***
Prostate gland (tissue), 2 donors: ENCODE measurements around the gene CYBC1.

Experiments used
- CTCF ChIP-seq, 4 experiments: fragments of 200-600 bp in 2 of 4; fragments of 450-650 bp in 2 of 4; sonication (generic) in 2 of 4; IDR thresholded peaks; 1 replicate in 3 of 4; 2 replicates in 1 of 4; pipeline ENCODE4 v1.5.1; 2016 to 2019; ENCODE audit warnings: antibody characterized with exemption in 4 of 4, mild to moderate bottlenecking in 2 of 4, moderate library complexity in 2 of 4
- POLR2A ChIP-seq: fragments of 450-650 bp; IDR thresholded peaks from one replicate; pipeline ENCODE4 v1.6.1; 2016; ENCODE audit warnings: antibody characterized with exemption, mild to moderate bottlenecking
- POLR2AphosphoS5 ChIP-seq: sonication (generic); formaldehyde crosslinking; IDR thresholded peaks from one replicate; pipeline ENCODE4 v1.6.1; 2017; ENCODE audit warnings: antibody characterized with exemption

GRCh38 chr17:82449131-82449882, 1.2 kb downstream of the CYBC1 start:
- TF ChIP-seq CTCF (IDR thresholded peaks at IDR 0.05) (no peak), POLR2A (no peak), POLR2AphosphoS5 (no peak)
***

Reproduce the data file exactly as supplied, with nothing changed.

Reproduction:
Prostate gland (tissue), 2 donors: ENCODE measurements around the gene CYBC1.

Experiments used
- CTCF ChIP-seq, 4 experiments: fragments of 200-600 bp in 2 of 4; fragments of 450-650 bp in 2 of 4; sonication (generic) in 2 of 4; IDR thresholded peaks; 1 replicate in 3 of 4; 2 replicates in 1 of 4; pipeline ENCODE4 v1.5.1; 2016 to 2019; ENCODE audit warnings: antibody characterized with exemption in 4 of 4, mild to moderate bottlenecking in 2 of 4, moderate library complexity in 2 of 4
- POLR2A ChIP-seq: fragments of 450-650 bp; IDR thresholded peaks from one replicate; pipeline ENCODE4 v1.6.1; 2016; ENCODE audit warnings: antibody characterized with exemption, mild to moderate bottlenecking
- POLR2AphosphoS5 ChIP-seq: sonication (generic); formaldehyde crosslinking; IDR thresholded peaks from one replicate; pipeline ENCODE4 v1.6.1; 2017; ENCODE audit warnings: antibody characterized with exemption

GRCh38 chr17:82449131-82449882, 1.2 kb downstream of the CYBC1 start:
- TF ChIP-seq CTCF (IDR thresholded peaks at IDR 0.05) (no peak), POLR2A (no peak), POLR2AphosphoS5 (no peak)